When the journalists arrived at the hotel, they were welcomed with a refreshing cocktail and then treated to a gourmet dinner in the evening, joined by several surprise guests. Four of the five factory riders (Cairoli, Coldenhoff, Jonass, and Prado), who had generously agreed to ‘lend’ their bikes for this event, sat down with the journalists and answered all their questions in great detail. The only KTM rider not in attendance was Jeffrey Herlings; the young Dutchman had just been crowned the MXGP world champion the weekend before. However, the journalists were glad to learn that he would be joining them the next day at the Eurocircuit while the other riders got back to their training routine.
It was an early morning start for the test ride day, with a presentation hosted by Jennifer Dick, KTM’s Offroad PR Manager. After going through all the technical details of the bikes and the test ride program, she made a surprise announcement. In honor of Herlings world title, KTM had decided to launch a special limited edition of his KTM 450 SX-F. The journalists got a few moments to take a close look at the gleaming replica, and then it was time for them to suit up and get out on the track. The excitement was palpable and plenty of nervous glances were exchanged as the mechanics casually fired up the factory bikes. The motocross circuit had been sprayed to moisten the track, but the bikes soon blew up a huge cloud of dust over Valkenswaard. Not that it bothered Krzysztof Tomaszek, because he had been waiting for this moment all his life. He couldn’t wait to get on the five different factory bikes and share this unique experience with all his readers at scigacz.pl. By the end of the day, he was exhausted, but very satisfied. Going flat out for 20 minutes on five different factory bikes had made an enormous impression on the Polish journalist. “It was a fantastic day that I will never forget. I had never been on a factory bike before, and I have to admit I was pretty nervous beforehand. I’ve had plenty of experience with the production motocross bikes of KTM, but this was a completely different level.” Tomaszek was particularly surprised by the machine of world champion Herlings. “That was definitely the most difficult bike to ride”, he admitted honestly. “Very aggressive and you could tell it was a motocross bike that had been set up for maximum speed. Herlings’ KTM just wants to keep on attacking.”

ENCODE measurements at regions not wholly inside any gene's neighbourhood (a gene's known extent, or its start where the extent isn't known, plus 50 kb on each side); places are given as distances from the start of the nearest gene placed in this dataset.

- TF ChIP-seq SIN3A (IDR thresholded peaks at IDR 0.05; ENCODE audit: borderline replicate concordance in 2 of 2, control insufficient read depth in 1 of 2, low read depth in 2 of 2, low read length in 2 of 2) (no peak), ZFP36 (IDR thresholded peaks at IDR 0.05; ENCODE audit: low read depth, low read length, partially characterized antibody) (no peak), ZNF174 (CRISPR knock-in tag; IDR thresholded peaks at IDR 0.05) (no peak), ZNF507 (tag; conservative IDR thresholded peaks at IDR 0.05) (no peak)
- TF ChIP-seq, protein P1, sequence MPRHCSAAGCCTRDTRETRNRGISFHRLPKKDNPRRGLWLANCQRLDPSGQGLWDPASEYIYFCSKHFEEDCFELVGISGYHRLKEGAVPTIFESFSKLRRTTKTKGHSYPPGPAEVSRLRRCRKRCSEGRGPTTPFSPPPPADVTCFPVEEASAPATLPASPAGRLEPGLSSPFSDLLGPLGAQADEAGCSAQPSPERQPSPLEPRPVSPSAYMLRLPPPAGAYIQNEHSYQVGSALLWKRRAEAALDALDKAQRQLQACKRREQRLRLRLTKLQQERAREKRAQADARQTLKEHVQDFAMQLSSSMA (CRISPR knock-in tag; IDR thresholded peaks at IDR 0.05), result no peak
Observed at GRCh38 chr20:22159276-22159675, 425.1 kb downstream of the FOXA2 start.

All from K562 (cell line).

Then it was time for Jeffrey Herlings to take his bike out onto the track and show them how it’s really done. Instead of a few steady exhibition laps, Jeffrey Herlings thundered around the circuit at the outrageous pace that has made him the seemingly unbeatable champion he is. So, no throttling back only two days after winning his first MXGP World Championship title. His dominance at Valkenswaard has been impressive, with an amazing seven Grand Prix victories in a row on this track. “The MX2 motocross bike of KTM has a very strong engine setup, and that really makes a difference in the heavy sand of Valkenswaard. That’s when you need to use all the horsepower you can get”, explains Herlings. “In the 450 class, the competition is a lot closer together when it comes to pure power. That’s where the total package of KTM makes it stand out from the rest. We’ve got a great bike, a strong team, and of course the best riders.”
The highest level